“Now we have a new breeding trial of E. quadrangulata. There are 1500 trees in it, and it was planted this last year. It’s about a hectare in that species.

“The Cuddons now have several hectares of eucalypts on their property. This is a pretty typical Marlborough dryland site with rainfall under 700mm per annum. It is dry but fertile, which is why the eucalypts are growing well there.

It can be cold in winter, with moderate frosts.

“What has been key here is being able to plant some of these species in different microclimates, which we have exploited by careful siting. That’s why we were able to find that we can grow a wide range of species.

“We are not looking only for survival, but fast growth rates, good form and high timber durability.   This site was critical for helping us make the decisions about which of the 16 original species to include for in our tree breeding programme.

“It looks as though it takes only five to seven years before these trees produce flowers and seed. So the trials planted seven and eight years ago here are now producing flowers and some have seed.

“Eucalpyts can produce an abundance of seed, but the earliest we may get first generation cross seed is by 2016; that will be a very important milestone.   Certainly by 2017 we can expect to have some improved seed coming on and before 2020 have seed from all our improved species.

“We know the parentage of the mother of every tree we plant in our breeding populations. We sort out the best mothers by looking at all their progeny or children; then look at the best individuals to make our selections of those best individuals with the first selections planned at age 4.5.

“The breeding populations will be thinned at a relatively young age to choose the trees with the best growth and form. Then we want to look at wood quality including early heartwood development and the durability of heartwood.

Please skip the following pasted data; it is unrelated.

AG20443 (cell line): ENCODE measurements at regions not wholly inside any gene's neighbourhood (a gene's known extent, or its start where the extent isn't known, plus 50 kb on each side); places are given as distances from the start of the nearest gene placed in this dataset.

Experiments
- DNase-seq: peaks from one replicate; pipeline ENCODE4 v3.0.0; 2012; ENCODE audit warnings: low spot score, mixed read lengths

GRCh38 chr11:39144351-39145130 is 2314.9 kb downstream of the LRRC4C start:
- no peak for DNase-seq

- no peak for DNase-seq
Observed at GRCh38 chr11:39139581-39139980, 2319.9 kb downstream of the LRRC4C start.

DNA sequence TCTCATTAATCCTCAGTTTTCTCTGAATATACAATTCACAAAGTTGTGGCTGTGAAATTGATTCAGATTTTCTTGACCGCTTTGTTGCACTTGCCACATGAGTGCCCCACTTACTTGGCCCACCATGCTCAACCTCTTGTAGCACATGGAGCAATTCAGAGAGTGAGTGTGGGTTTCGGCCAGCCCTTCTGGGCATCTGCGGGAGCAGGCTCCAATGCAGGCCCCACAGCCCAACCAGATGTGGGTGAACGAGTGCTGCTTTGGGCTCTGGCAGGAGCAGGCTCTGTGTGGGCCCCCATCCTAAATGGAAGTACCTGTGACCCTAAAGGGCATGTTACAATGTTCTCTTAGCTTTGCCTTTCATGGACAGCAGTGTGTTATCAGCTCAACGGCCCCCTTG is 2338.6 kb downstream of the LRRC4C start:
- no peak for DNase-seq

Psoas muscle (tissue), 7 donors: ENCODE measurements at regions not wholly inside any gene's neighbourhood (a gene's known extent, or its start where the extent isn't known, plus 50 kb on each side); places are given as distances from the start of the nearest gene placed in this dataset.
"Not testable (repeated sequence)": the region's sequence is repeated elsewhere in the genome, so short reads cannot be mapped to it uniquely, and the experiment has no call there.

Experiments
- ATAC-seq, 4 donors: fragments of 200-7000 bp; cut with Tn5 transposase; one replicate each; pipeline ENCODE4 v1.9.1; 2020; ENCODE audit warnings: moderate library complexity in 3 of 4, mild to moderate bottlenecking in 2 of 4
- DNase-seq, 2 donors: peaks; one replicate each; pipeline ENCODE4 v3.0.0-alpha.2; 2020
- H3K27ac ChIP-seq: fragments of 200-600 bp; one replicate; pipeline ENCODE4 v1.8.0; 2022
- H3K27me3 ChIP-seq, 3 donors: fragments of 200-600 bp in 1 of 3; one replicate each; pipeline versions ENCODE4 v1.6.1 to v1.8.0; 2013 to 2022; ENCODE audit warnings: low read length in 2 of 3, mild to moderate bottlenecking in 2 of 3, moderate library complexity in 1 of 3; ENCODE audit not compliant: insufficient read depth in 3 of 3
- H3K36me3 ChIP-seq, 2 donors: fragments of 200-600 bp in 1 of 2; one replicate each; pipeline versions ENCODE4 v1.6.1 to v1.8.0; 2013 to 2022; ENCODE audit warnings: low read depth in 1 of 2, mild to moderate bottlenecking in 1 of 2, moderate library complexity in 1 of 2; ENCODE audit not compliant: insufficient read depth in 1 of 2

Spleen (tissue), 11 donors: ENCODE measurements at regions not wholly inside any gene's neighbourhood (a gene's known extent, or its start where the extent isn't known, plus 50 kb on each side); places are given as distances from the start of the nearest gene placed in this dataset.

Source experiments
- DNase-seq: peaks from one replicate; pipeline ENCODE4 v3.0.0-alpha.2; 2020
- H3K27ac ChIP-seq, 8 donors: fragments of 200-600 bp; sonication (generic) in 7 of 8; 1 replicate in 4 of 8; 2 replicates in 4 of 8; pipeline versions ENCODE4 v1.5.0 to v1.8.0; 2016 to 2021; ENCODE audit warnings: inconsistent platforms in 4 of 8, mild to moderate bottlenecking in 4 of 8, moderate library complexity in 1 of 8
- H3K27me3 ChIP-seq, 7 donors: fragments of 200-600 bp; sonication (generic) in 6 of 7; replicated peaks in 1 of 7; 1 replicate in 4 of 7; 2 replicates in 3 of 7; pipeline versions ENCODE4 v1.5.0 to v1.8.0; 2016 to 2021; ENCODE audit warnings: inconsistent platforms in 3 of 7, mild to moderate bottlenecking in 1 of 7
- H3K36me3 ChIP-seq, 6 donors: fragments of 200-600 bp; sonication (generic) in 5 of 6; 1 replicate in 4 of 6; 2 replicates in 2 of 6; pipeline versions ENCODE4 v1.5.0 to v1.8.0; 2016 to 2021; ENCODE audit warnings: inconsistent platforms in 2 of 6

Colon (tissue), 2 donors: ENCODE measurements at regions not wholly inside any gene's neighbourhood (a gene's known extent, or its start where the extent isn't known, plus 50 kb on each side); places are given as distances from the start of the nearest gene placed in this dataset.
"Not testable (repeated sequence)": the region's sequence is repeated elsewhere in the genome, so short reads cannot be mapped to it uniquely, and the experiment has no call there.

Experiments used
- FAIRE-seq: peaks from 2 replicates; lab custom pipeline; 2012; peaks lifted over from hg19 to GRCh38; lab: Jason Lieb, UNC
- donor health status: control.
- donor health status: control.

“The University of Canterbury’s role is significant in this trial. They are currently undertaking a FRST funded research and development programme using special methods and tools to test the wood properties of young pine trees so as to genetically select for improving wood quality. They have developed the science to this and plan to apply this to the eucalypt species. This work is difficult to do on a large scale and with many samples, and at speed. In addition, they are looking at different ways of testing early durability in wood.”

“The traditional way to look at durability of wood is to place wood samples in hotbeds with colonies of fungus or moulds. But keeping colonies of moulds alive is quite challenging, so the University is developing a plan to develop a digester as a faster and more efficient way of evaluating the wood.  This will digest and separate the wood into its chemical constituent parts.

“At the moment no-one understands how the complex hydrocarbon chemicals work which make the wood durable. The chemicals created by the trees are complex but are basically made up of carbon, hydrogen and oxygen.

“If we succeed with developing fast and efficient chemical engineering techniques to evaluate early durability we can then afford to sample from lots and lots of trees, check them and pick the ones with very durable early heartwood.

“We can use dimethyl yellow as an indicator for heartwood, and it changes colour in a very short time if any heartwood is present. I can demonstrate this by showing you these samples.